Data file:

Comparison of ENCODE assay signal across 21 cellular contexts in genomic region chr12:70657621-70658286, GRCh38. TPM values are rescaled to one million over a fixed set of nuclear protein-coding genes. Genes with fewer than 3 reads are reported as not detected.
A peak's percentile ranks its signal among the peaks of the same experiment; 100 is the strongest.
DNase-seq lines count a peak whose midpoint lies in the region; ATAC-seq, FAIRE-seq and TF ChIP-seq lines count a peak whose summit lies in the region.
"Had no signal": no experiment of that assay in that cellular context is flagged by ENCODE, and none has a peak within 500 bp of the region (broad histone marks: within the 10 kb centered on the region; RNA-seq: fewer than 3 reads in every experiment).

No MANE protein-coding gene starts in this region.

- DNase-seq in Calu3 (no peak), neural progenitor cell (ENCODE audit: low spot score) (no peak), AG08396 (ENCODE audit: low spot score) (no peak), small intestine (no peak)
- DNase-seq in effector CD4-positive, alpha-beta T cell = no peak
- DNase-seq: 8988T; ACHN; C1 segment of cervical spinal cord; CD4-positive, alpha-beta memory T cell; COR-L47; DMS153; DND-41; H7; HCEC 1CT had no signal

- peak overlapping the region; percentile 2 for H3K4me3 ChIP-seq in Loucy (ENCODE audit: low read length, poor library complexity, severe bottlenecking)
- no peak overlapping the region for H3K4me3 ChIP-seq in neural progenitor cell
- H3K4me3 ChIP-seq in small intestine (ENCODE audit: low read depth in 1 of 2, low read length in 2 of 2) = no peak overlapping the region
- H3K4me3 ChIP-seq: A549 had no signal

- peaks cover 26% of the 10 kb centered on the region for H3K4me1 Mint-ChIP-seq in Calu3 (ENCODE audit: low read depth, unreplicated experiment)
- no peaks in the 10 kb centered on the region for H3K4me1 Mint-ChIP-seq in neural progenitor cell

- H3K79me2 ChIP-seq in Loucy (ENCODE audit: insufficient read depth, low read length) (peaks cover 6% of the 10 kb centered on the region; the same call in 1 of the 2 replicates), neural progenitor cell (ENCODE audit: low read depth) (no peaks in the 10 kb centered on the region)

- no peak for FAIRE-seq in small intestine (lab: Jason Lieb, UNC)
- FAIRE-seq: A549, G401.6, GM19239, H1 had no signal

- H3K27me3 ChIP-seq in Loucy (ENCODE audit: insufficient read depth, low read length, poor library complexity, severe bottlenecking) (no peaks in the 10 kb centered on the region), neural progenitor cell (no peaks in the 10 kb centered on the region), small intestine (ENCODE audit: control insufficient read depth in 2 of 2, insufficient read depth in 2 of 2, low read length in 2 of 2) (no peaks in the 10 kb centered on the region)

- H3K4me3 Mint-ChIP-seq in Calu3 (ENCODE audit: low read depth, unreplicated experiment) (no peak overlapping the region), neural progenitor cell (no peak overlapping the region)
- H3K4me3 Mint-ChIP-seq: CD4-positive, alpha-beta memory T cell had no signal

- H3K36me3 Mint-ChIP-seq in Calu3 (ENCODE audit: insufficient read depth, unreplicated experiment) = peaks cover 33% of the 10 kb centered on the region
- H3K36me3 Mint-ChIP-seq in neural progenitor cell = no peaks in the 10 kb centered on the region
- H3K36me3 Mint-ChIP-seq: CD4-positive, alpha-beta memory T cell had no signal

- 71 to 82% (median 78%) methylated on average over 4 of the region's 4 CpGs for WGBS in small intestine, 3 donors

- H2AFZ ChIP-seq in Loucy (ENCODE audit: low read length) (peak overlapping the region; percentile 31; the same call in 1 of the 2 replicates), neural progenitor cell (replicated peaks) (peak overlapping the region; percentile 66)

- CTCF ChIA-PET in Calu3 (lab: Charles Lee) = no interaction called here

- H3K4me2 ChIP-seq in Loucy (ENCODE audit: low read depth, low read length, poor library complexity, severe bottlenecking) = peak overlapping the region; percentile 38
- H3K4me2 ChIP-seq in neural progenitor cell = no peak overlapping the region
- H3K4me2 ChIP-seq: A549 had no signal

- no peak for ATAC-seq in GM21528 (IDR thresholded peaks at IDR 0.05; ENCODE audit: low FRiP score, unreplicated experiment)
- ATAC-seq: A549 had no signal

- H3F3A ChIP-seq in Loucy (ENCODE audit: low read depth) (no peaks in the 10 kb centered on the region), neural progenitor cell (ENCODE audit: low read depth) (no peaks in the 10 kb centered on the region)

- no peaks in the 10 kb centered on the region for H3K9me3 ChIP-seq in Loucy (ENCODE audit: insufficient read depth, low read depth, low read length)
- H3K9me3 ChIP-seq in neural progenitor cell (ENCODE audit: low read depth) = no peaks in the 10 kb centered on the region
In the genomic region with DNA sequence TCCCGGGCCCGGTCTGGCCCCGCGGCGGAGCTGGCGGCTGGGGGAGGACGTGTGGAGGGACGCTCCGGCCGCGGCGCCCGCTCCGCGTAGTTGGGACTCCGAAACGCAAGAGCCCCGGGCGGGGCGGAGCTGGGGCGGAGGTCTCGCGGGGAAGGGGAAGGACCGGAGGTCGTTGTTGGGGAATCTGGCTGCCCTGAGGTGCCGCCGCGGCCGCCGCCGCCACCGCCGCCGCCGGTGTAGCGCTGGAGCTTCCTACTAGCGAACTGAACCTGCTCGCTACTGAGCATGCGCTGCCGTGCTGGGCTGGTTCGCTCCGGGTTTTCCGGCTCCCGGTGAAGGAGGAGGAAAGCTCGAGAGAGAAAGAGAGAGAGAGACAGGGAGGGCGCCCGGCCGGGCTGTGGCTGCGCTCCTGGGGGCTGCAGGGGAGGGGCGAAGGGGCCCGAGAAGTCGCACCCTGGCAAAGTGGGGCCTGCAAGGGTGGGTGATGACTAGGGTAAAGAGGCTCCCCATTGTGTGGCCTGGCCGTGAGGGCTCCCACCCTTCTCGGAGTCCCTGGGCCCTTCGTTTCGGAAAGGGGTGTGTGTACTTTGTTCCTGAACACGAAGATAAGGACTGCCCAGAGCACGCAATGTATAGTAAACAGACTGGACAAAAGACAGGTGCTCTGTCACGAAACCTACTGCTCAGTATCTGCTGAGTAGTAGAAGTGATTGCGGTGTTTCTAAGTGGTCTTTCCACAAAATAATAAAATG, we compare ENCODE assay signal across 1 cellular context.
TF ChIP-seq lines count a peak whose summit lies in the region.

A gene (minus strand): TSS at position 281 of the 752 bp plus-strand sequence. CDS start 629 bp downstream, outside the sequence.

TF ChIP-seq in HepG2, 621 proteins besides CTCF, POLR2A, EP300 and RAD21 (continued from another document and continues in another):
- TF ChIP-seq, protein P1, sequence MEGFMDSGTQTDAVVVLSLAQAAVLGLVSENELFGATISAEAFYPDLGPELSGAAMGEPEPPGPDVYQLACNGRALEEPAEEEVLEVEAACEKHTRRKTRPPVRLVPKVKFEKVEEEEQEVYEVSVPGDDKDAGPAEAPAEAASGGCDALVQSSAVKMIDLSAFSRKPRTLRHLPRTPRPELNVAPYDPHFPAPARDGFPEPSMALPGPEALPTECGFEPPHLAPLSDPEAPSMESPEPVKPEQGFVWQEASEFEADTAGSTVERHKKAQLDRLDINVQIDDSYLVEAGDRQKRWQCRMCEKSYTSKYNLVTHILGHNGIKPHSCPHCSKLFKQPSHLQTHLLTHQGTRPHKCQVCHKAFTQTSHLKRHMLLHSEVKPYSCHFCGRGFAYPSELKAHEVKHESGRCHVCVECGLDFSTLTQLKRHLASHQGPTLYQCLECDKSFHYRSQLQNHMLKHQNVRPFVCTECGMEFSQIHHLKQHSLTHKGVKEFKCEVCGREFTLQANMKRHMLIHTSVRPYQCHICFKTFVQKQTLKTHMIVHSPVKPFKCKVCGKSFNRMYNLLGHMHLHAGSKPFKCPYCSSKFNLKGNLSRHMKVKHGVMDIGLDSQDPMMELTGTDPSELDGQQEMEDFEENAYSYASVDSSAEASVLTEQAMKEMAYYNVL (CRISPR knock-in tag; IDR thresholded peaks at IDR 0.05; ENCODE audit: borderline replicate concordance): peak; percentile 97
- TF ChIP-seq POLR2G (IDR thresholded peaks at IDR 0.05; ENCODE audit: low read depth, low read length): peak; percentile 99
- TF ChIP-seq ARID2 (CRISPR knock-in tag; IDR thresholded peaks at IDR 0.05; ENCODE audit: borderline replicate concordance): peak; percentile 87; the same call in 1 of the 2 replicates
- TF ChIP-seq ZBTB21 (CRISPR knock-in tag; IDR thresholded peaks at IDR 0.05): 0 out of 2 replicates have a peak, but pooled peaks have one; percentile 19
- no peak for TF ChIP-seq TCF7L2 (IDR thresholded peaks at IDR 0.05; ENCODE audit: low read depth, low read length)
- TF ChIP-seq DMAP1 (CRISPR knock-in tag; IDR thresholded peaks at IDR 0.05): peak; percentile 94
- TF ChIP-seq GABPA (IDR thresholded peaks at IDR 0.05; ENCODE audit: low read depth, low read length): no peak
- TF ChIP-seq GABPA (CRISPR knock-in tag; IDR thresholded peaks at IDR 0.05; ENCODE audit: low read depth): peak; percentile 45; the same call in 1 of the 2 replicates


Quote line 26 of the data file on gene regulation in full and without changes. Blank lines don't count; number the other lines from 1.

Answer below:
- CTCF ChIA-PET in Calu3 (lab: Charles Lee) = no interaction called here